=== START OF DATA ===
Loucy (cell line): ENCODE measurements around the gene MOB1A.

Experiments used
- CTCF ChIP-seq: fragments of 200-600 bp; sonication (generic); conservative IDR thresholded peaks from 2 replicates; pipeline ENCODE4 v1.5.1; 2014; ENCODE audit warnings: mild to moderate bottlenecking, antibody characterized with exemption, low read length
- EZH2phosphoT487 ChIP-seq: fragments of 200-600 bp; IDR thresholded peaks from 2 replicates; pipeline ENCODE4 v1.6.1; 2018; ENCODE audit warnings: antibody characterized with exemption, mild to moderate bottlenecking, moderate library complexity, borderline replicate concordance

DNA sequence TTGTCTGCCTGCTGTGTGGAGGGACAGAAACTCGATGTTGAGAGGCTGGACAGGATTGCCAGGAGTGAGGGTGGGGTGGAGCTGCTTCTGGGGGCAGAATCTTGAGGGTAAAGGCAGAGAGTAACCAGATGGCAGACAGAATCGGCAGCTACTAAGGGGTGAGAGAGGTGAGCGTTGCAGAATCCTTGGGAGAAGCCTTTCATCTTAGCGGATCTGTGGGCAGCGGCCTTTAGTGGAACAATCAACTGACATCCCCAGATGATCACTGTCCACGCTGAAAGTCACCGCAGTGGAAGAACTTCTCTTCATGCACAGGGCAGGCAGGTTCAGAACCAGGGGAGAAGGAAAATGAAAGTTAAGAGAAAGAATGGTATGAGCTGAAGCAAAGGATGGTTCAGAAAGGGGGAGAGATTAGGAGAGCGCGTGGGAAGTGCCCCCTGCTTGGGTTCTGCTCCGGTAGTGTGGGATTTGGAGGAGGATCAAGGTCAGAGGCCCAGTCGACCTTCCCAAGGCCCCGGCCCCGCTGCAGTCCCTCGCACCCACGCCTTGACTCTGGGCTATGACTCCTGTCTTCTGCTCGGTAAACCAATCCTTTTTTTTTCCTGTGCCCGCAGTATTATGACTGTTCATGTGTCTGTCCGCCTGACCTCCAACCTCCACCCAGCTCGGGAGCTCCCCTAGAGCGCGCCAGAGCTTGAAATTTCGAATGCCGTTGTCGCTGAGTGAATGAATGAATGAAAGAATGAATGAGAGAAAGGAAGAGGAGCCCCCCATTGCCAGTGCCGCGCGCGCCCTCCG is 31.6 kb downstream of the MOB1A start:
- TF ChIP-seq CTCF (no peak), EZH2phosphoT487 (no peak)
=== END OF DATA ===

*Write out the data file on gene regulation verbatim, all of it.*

Loucy (cell line): ENCODE measurements around the gene MOB1A.

Experiments used
- CTCF ChIP-seq: fragments of 200-600 bp; sonication (generic); conservative IDR thresholded peaks from 2 replicates; pipeline ENCODE4 v1.5.1; 2014; ENCODE audit warnings: mild to moderate bottlenecking, antibody characterized with exemption, low read length
- EZH2phosphoT487 ChIP-seq: fragments of 200-600 bp; IDR thresholded peaks from 2 replicates; pipeline ENCODE4 v1.6.1; 2018; ENCODE audit warnings: antibody characterized with exemption, mild to moderate bottlenecking, moderate library complexity, borderline replicate concordance

DNA sequence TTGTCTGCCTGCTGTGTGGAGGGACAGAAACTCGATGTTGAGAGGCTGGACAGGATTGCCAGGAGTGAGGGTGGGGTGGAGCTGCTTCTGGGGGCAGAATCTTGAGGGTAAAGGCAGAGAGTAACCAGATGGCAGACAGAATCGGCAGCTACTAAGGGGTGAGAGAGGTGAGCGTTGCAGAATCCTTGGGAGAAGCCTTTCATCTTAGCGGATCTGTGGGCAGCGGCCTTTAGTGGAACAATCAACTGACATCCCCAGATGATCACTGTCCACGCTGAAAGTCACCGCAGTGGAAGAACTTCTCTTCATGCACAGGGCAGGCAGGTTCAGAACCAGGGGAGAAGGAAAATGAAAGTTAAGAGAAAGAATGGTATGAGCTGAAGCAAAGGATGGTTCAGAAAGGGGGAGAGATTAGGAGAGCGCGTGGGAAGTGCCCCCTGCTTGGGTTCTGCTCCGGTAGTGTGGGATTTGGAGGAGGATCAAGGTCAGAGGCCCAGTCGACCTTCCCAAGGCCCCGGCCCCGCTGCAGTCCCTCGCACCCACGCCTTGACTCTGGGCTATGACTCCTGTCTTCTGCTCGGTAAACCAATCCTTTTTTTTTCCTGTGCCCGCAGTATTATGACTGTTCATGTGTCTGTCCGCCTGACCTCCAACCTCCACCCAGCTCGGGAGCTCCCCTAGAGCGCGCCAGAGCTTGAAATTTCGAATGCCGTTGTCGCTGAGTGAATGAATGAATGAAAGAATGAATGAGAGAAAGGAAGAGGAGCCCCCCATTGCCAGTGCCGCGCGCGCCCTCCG is 31.6 kb downstream of the MOB1A start:
- TF ChIP-seq CTCF (no peak), EZH2phosphoT487 (no peak)